First Black Secretary of State Colin Powell Dies From COVID Complications

In Summary

Gen. Colin Powell died on Monday due to complications from COVID-19, his family confirmed. He was diagnosed with multiple myeloma, a type of blood cancer that weakens the immune system. 

Former Secretary of State Gen. Colin Powell died on Monday due to complications from COVID-19, his family confirmed. He was 84.    

“We have lost a remarkable and loving husband, father, grandfather and a great American,” his family wrote on Facebook.     

His family said he was being treated for COVID-19 at Walter Reed National Medical Center. Powell was fully vaccinated.

According to NBC News, Powell was diagnosed with multiple myeloma, a type of blood cancer that weakens the immune system. In 2003, he underwent treatment for prostate cancer.   

The son of Jamaican parents, Powell was born in Harlem on April 5, 1937. He was considered to be a professional soldier in the military, ultimately leading him to become a four-star general.   

Powell routinely made history. Following his two tours in Vietnam while in the army, he became the first Black national security adviser under President Ronald Reagan’s administration, and the youngest and first African American chairman of the Joint Chiefs of Staff under President George H.W. Bush, according to CNN.    

In 2001, under President George W. Bush, Powell became the first Black U.S. secretary of state, making him the highest-ranking Black public official in the country’s history at the time.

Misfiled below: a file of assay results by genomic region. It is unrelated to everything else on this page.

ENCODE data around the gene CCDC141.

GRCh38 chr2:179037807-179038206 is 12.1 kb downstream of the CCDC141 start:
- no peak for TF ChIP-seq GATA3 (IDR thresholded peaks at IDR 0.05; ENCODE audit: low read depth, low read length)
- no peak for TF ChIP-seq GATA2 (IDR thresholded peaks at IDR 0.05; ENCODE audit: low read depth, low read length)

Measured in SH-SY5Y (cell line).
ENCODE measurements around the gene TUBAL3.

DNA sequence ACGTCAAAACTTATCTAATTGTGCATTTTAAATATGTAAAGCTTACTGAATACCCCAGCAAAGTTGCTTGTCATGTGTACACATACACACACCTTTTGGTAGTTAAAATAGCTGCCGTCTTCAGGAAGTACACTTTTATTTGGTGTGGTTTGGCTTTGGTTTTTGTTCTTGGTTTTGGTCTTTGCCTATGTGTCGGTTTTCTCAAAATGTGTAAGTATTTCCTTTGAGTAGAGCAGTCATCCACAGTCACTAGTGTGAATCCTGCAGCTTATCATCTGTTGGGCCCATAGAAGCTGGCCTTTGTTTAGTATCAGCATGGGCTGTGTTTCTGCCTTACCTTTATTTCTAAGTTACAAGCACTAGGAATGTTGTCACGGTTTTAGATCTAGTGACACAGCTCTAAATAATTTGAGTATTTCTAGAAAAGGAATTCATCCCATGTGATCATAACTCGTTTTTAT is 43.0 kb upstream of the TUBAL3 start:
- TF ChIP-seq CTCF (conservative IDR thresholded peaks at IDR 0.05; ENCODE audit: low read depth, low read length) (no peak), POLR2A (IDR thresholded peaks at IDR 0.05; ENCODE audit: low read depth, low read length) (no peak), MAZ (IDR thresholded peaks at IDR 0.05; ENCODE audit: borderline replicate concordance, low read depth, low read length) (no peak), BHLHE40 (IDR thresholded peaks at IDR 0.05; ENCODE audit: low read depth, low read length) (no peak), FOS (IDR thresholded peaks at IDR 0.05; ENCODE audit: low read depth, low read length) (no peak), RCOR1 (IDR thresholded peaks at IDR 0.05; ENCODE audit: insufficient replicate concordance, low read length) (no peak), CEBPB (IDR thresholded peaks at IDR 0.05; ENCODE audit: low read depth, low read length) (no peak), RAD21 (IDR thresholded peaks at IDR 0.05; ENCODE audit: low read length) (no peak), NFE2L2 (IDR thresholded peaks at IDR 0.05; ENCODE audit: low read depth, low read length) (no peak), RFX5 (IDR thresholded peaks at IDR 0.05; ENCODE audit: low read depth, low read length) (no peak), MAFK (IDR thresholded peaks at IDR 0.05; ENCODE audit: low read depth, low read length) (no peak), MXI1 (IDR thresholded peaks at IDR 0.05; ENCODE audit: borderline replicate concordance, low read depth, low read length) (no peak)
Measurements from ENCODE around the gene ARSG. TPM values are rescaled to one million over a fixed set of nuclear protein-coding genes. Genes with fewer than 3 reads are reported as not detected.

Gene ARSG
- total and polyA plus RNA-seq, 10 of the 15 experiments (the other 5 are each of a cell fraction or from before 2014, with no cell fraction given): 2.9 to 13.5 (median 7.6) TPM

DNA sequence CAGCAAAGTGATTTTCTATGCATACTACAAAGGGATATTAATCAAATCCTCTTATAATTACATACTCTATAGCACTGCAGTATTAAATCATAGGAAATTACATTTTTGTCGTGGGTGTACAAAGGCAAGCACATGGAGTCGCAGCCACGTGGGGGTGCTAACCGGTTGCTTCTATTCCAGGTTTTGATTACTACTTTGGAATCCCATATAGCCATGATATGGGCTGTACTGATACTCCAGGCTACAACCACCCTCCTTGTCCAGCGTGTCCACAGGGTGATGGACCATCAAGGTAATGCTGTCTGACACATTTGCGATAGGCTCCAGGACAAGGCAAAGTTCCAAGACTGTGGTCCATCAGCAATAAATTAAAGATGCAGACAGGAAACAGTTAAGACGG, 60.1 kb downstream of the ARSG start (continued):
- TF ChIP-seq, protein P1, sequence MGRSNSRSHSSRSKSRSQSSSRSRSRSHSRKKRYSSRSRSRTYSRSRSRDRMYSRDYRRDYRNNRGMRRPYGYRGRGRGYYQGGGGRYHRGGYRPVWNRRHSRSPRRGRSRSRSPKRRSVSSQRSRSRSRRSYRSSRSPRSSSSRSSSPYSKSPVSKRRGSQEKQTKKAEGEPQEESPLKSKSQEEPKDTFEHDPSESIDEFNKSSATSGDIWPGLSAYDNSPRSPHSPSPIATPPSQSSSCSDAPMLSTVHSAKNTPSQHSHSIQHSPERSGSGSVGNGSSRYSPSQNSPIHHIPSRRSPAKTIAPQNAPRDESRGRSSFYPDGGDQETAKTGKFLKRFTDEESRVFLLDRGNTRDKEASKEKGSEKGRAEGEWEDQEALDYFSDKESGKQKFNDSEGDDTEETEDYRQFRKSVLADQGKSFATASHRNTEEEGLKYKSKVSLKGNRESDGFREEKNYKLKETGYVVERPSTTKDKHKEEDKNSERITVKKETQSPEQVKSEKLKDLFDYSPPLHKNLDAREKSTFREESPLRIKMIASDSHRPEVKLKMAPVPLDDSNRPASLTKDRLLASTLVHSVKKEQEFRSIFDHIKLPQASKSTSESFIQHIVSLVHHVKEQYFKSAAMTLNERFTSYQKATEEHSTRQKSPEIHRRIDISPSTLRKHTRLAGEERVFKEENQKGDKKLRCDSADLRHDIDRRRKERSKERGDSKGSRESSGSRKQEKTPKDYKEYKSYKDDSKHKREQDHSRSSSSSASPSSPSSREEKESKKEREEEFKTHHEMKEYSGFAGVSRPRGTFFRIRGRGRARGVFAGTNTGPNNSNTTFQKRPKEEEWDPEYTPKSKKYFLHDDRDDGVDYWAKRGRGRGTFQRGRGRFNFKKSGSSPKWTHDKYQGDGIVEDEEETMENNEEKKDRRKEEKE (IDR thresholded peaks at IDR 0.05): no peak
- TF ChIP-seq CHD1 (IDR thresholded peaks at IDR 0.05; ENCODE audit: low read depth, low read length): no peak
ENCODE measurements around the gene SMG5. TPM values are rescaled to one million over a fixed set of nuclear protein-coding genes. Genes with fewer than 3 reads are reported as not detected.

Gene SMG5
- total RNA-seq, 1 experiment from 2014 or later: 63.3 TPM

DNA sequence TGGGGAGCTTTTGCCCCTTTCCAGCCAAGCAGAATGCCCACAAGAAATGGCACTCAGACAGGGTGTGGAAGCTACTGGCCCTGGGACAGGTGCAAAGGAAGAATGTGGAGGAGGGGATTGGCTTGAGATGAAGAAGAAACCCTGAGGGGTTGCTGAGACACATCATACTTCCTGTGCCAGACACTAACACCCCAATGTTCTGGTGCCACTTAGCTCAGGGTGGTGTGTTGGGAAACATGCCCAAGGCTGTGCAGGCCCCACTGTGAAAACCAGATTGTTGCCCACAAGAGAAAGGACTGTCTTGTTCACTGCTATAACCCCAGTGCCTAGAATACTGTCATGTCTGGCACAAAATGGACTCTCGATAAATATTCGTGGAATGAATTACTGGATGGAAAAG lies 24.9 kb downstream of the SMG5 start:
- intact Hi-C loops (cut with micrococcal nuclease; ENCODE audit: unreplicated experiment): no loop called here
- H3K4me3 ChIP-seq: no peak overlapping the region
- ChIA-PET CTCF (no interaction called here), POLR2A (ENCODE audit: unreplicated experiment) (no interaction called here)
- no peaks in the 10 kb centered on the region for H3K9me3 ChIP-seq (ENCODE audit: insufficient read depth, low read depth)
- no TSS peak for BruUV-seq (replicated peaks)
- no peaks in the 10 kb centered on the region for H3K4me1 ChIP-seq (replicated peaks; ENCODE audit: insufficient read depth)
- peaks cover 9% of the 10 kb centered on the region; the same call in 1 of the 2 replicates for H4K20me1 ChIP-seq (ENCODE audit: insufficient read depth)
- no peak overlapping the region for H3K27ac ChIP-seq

During his Senate confirmation, he said that his nomination “shows to the world what is possible in this country,” as reported by CNN.   

“It shows to the world that: Follow our model, and over a period of time from our beginning if you believe in the values that espouse, you can see things as miraculous as me sitting before you to receive your approval,” he continued.   

In a statement, former President Bush said he was “deeply saddened” by Powell’s death:   

Laura and I are deeply saddened by the death of Colin Powell. He was a great public servant, starting with his time as a soldier during Vietnam. Many Presidents relied on General Powell’s counsel and experience. He was National Security Adviser under President Reagan, Chairman of the Joint Chiefs of Staff under my father and President Clinton, and Secretary of State during my Administration. He was such a favorite of Presidents that he earned the Presidential Medal of Freedom–twice. He was highly respected at home and abroad. And most important, Colin was a family man and a friend. Laura and I send Alma and their children our sincere condolences as they remember the life of a great man.

Under the second Bush administration, Powell’s time as secretary of state was met with controversy over publicly advocating for the war in Iraq.   

RELATED: Pres. Obama, Bush, Clinton Remember Gen. Colin Powell

In a speech to the United Nations in 2003, Powell falsely claimed the U.S. had evidence that the then-president of Iraq Saddam Hussein had weapons of mass destruction, which U.N. inspectors couldn’t find.   

According to CNN, his public push to have the U.S. go into Iraq damaged Powell’s credibility among the public. Former Vice President Dick Cheney reportedly told Powell before his speech to the U.N., “You’ve got high poll ratings; you can afford to lose a few points.”  

Powell said he felt “terrible” about the claims he made in his speech, saying it hurt his reputation.  

“It’s a blot. I’m the one who presented it on behalf of the United States to the world, and [it] will always be a part of my record. It was painful. It’s painful now,” he told ABC News in 2006.   

Powell is survived by his wife Alma Vivian Powell and his three kids, Michael Powell, Linda Powell and Annmarie Powell.   

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